Tunisians took to the streets in February protesting Israeli Prime Minister Ariel Sharon's scheduled visit to their country in November 2005 to attend the World Information Summit. Inviting Sharon, seen as a war criminal by many Tunisians and other Arabs, was an undemocratic decision by the Tunisian regime exercised against the popular will of the Tunisian people. By taking this decision, the regime hoped to minimize U.S. pressure and criticism of the Tunisian presidential election last October. Through a combination of draconian security measures and scandalous constitutional amendments, President Zine Al Abidine Ben Ali won the elections by more than 95 percent of the vote, thus continuing his unbroken rule since 1987. Other Arabs—among them Egyptians, Moroccans, Jordanians, Omanis, and Mauritanians—also protest frequently against the normalization of relations with Israel adopted by their governments in order to appease the United States.

The United States does not see normalization, which tops the list of issues about which it puts pressures on Arab governments, as an unpopular dictate imposed on people. From the perspective of the current U.S. administration, linking the two seemingly separate issues of democracy in the Arab world and Palestine/Israel is polemical and baseless. In fact, it is not. They are intimately linked and have a profound impact on each other. An unsolved Palestine question is a major source of distraction from the course of promoting democracy in the region. The traditional Arab view that solving the Palestine question is a prerequisite for democracy in Arab countries, even in places as far from Palestine as Tunis, Rabat, Muscat, and Nouakchott, is still as widely shared as ever. While U.S. pressure on Arab regimes to reform will make limited inroads, a real shift toward democracy is contingent on the full and active support of Arab populations. So long as no just solution is reached on the Palestine question, U.S. policies—including democracy promotion—will continue to be seen as insincere and hypocritical.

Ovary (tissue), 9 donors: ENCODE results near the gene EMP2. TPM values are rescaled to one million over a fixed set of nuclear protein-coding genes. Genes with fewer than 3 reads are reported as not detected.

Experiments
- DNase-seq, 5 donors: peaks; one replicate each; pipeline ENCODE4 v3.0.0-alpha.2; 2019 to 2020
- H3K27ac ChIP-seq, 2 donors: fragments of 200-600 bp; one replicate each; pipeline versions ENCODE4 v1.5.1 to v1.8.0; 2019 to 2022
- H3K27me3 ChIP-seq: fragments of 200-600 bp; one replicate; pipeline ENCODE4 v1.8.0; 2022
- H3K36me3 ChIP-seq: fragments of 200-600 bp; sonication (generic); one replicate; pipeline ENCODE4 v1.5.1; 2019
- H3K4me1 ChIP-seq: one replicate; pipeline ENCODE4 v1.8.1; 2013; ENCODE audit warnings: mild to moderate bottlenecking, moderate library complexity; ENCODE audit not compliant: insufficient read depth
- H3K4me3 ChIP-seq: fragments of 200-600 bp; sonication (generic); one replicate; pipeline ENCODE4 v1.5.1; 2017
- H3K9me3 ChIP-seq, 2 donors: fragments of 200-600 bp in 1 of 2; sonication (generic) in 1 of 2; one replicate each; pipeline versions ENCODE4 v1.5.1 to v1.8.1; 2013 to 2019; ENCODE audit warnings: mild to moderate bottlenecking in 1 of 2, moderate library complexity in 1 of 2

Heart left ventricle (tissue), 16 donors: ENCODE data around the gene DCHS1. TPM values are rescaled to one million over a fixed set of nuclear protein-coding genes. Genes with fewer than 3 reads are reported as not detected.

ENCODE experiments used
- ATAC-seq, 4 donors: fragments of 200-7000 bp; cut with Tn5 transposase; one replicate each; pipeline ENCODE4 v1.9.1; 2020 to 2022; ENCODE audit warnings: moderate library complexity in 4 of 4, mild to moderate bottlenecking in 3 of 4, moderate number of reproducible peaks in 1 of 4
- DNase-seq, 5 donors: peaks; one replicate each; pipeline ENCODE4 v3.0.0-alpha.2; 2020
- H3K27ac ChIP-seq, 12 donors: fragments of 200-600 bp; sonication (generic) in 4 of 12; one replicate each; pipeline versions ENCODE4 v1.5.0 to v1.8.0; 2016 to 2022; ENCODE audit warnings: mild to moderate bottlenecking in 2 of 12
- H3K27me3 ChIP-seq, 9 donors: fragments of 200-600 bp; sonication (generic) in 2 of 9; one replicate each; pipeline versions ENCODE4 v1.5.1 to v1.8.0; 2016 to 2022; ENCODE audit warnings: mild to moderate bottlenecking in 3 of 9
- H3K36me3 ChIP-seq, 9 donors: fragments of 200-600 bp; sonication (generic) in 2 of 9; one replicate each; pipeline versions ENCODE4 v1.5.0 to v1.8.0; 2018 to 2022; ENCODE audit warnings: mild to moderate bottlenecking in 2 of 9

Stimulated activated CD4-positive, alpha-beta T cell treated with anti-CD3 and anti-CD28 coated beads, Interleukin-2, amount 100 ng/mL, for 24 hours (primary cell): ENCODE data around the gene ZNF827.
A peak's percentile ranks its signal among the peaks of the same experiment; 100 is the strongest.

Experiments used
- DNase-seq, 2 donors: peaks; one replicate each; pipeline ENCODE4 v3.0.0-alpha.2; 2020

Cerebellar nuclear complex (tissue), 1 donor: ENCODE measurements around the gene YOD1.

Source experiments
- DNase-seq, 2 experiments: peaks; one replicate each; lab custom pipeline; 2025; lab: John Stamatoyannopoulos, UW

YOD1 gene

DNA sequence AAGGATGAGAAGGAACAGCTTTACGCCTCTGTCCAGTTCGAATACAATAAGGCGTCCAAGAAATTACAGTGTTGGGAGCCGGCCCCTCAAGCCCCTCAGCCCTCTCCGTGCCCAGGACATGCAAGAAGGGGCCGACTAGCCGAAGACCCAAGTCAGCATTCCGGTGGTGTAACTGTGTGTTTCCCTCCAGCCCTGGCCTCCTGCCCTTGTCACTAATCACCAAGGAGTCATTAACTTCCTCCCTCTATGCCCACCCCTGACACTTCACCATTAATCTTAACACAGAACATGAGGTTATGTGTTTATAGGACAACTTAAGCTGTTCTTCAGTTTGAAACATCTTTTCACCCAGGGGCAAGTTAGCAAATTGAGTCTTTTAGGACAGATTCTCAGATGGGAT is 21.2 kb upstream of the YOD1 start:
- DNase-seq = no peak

Among the reasons for Arab scepticism about U.S. democracy promotion is the fact that the policy is riddled with paradoxes. First, there is the standard and well-known trade-off of concern about internal reform in favor of guaranteeing certain U.S. strategic interests, such as cooperation in the so-called war on terror. Then there is the unanswered question regarding how the United States would view the prospective victory of Islamist movements in democratic elections if they were conducted freely and fairly. There is also the contradictory U.S. position concerning the rise of relatively free and democratic Arab media (such as Al Jazeera), with the United States pressing governments to silence what is seen by many to be almost the only active democratic forum in the region. Another paradox is the indirect discrediting and harming of indigenous Arab democracy activists, who are increasingly perceived as American proxies. Most damaging of all is unqualified U.S. support of Israel despite its occupation of Palestinian lands.

Military occupation of any people, such as Israeli military rule over the Palestinians, is the most flagrant mode of authoritarianism and violates the basic notions of democracy. Leaving this disastrous case unresolved while focusing on reform in Arab countries, allegedly because of the urgent need for democracy, is hypocritical. Moreover, putting pressure on the very same Arab countries to open relations with an uncompromising Israel—undemocratically and against the will of their people—is not only damaging to any internal democratisation process but exposes the emptiness of the entire endeavor.

Arab regimes are smart enough to see that they can still use normalization steps with Israel to relieve U.S. pressure for democratization. Thus, unless the United States relocates resolving the Palestine/Israel question to the top of its agenda, the end result of U.S. democracy policy will be at best the cloning and repackaging of the Jordanian and Moroccan models of democracy. In other words, mere cosmetic reform measures will continue to clothe essentially authoritarian modes of rule.

Khaled Hroub is director of the Cambridge Arab Media Project and author of “Hamas: Political Thought and Practice” (Washington: Institute for Palestine Studies, 2000).